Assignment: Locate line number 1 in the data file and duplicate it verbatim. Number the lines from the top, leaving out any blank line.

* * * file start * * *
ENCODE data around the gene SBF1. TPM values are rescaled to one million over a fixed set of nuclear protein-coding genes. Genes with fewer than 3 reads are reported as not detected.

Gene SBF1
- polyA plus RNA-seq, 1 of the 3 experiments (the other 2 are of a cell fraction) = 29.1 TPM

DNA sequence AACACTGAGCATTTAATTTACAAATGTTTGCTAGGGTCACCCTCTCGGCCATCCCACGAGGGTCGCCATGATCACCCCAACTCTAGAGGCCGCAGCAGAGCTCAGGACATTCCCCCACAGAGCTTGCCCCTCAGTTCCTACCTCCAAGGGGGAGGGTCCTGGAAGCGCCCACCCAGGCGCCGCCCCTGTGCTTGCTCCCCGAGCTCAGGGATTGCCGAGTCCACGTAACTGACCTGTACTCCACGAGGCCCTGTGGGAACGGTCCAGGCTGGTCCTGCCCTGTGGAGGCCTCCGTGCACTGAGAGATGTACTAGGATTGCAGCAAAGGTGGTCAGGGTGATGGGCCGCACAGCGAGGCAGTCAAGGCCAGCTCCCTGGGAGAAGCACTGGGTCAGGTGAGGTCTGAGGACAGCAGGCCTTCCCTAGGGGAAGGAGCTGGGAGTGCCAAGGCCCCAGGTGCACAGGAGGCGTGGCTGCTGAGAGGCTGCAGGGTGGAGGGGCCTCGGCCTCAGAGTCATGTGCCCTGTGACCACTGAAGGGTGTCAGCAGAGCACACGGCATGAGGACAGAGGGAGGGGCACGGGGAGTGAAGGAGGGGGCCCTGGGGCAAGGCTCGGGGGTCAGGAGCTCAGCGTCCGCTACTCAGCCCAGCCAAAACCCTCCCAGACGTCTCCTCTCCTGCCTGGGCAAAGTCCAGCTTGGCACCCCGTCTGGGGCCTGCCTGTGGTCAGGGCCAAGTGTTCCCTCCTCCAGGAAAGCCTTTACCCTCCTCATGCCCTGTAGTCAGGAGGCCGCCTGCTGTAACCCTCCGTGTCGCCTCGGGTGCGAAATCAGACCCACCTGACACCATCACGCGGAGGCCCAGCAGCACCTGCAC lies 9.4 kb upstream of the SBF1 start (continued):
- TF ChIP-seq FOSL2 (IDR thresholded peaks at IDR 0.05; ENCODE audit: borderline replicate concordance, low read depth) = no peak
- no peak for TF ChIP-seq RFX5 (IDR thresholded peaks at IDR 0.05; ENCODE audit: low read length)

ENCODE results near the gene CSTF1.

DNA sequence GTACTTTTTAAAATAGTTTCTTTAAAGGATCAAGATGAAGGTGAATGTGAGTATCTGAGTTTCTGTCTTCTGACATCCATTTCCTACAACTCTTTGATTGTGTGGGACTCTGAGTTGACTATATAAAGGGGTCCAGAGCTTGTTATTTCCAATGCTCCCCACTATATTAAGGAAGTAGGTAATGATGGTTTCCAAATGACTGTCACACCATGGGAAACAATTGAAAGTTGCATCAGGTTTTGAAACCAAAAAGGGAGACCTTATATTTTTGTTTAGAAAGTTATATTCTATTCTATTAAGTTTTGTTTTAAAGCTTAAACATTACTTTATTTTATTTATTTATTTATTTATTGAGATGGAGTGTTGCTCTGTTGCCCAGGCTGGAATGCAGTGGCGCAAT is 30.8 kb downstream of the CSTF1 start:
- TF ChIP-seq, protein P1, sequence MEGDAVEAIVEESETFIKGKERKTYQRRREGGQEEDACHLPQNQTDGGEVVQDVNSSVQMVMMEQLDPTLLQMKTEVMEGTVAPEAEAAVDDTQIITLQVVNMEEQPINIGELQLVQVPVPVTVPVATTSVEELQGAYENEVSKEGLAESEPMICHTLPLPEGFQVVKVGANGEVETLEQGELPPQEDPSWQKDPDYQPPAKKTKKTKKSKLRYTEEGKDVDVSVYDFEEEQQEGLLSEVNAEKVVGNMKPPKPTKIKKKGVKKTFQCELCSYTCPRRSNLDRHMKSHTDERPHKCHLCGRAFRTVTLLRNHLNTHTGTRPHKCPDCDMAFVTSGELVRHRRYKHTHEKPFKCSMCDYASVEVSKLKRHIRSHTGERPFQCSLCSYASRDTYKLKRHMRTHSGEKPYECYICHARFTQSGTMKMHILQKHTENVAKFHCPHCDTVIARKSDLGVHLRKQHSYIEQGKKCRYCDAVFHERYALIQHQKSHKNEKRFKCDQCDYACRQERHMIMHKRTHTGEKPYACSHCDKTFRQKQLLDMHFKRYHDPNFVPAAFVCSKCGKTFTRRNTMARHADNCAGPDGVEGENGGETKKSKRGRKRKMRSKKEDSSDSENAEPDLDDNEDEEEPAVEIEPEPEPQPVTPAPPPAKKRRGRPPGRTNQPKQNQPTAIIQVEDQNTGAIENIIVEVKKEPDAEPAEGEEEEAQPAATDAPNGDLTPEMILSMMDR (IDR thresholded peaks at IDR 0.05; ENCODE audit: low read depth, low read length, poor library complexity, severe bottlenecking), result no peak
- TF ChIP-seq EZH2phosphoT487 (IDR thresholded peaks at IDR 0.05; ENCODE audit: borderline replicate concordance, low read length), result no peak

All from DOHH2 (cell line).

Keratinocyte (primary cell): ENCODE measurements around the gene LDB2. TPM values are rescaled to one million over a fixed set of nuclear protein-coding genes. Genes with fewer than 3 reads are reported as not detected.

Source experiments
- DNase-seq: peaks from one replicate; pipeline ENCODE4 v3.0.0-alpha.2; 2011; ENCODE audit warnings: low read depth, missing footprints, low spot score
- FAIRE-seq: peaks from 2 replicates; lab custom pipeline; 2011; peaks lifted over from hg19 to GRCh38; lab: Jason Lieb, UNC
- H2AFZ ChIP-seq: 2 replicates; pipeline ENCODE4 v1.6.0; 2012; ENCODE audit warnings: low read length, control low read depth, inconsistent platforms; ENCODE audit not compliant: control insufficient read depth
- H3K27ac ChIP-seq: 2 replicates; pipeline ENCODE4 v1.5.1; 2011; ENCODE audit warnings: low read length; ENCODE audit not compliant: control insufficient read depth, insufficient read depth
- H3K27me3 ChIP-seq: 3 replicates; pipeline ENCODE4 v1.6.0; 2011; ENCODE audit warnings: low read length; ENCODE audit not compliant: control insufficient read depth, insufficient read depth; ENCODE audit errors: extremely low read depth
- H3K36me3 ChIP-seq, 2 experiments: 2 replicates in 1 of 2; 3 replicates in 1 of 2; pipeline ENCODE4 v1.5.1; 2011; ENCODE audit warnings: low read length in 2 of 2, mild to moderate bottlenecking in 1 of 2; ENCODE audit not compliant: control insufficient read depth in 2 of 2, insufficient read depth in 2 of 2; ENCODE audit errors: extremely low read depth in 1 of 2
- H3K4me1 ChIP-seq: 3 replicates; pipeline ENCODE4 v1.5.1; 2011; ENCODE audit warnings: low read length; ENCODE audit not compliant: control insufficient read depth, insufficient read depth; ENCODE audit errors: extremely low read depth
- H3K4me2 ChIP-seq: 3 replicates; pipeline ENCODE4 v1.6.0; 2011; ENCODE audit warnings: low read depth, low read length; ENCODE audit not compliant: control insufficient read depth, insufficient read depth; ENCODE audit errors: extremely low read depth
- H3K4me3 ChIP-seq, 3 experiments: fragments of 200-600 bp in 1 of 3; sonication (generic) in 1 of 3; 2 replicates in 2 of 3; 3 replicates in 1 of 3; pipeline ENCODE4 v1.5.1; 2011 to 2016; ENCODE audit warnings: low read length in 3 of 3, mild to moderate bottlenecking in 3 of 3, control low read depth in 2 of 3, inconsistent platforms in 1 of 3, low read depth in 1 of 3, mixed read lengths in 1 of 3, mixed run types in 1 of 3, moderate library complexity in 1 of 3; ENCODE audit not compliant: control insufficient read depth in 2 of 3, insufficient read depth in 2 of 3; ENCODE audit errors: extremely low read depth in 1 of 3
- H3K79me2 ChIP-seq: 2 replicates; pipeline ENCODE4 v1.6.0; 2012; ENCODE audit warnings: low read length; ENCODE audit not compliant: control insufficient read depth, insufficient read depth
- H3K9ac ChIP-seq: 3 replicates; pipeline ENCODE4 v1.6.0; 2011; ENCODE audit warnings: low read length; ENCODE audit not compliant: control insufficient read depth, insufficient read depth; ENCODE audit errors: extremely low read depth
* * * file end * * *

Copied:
ENCODE data around the gene SBF1. TPM values are rescaled to one million over a fixed set of nuclear protein-coding genes. Genes with fewer than 3 reads are reported as not detected.